Joseph sent to Tiberias Joseph ibn Adret, in whom he placed implicit confidence, with a royal firman and well supplied with money (derived principally from Gracia's property) to rebuild the walls. In spite of the opposition of the Arabian workmen, who, partly from envy, partly from superstitions roused by an old sheik, wished to withdraw from the work, the walls were completed in 1565 with the help of the Pasha of Damascus. During the excavations a flight of steps was found leading to an old church vault filled with marble statues; and three bells were also discovered, dating, it was said, from the time of Guido, the last king of Jerusalem. These were recast into cannon.

To promote the industries of Palestine, Joseph planted mulberry-trees for the purpose of raising silkworms, and imported cloth from Venice. At the same time he issued a proclamation to the Jews to the effect that all the persecuted who were willing to labor as farmers or artisans might find refuge in the new Jewish community. His invitation was addressed especially to the Jews of the Roman Campagna, who had much to endure under Pope Paul IV. (1555-59), and who were to be transported from Venice to Tiberias in Joseph's own ships. The little community of Cori in the Campagna, numbering about 200 souls, decided to emigrate to Tiberias in a body; and they sent envoys to their coreligionists in the larger Italian cities asking for money wherewith to defray the expenses of their journey. The longing for this new Tiberias was increased when Pius V. issued his well-known bull (Feb. 26, 1569) banishing the Jews from the Papal States. Thereupon the community of Pesaro also sent a ship from Venice with 102 Jewish emigrants; but it fell into the hands of Maltese pirates, who sold their victims into slavery. The Pesarians in this extremity wrote to Nasi for help, but whether their petition met with any success is not known.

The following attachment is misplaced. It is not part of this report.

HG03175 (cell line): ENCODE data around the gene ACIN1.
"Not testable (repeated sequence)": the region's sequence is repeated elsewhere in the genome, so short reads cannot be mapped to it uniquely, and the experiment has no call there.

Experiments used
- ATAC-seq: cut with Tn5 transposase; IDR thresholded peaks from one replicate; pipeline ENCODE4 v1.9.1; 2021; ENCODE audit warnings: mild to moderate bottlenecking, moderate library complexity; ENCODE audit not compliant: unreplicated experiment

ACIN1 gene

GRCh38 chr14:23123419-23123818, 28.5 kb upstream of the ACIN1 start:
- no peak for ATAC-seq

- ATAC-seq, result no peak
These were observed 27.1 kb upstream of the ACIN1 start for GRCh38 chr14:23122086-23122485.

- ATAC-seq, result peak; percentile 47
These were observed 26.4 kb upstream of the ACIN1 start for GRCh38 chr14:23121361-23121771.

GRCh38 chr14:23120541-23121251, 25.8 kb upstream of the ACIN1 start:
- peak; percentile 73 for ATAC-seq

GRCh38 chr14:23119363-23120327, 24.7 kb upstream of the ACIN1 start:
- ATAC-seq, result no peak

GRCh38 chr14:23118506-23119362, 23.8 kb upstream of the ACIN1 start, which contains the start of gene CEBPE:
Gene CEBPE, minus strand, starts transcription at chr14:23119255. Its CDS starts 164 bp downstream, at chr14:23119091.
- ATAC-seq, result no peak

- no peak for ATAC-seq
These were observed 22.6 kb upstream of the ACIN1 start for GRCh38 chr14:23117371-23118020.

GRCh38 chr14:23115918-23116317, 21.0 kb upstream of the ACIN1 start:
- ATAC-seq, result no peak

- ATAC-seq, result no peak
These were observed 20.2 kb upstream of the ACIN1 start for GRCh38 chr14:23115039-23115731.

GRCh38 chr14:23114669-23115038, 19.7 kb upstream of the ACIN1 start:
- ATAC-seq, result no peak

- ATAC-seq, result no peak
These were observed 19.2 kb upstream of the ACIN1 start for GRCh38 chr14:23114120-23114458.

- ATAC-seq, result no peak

Duke of Naxos.

When the pleasure-loving Salim ascended the throne in 1566 on the death of Sulaiman, Joseph's influence reached its zenith. On his return from Belgrade, Salim made Joseph a duke and gave him the islands of Naxos, Andros, Milo, Paros, Santorina, and the other Cyclades, which had hitherto belonged to the regent of Naxos. The latter, Giacomo Crispo, had been deposed on account of the numerous complaints of his Greek subjects. Joseph governed the islands through a Christian Spaniard, Francisco Coronello, probably to avoid any antipathy on the part of the Greek inhabitants, and levied very light taxes, as he himself had to pay to the Turks only the extremely moderate tax of 14,000 ducats per annum. Salim also granted him the tax on wines imported into Turkey by way of the Black Sea.

Despite the jealousy and intrigues of the grand vizier, Mohammed Sokolli, Nasi was so influential with Salim that the representatives of European powers sometimes found it necessary to interest Joseph in their behalf. When Maximilian II., Emperor of Germany (1564-76), desired to conclude peace with Turkey (1567), he did not fail to direct his ambassador, Verantius, to give presents to Nasi as well as to the other high court officials. Verantius did not do this, however, but borrowed money from Nasi instead. In 1571 the emperor addressed an autograph letter to him.

Political Influence.

In 1566 Nasi encouraged the Protestant council of Antwerp to hold out against the Catholic king of Spain, by pointing out Salim's hostile attitude toward the latter country. Thereupon William of Orange (1569) sent a confidential messenger to him asking him, in view of the revolt which the Dutch were planning against Spanish supremacy, to urge the sultan to declare war on Spain so that the latter would be obliged to withdraw her troops from the Netherlands. Joseph, however, did not succeed in obtaining a declaration of war. He carried on an active and friendly correspondence with Sigismund August II., King of Poland, who borrowed a large sum of money from him in 1570, granting him in return extensive commercial privileges, although the council of the city of Lemberg protested against this action.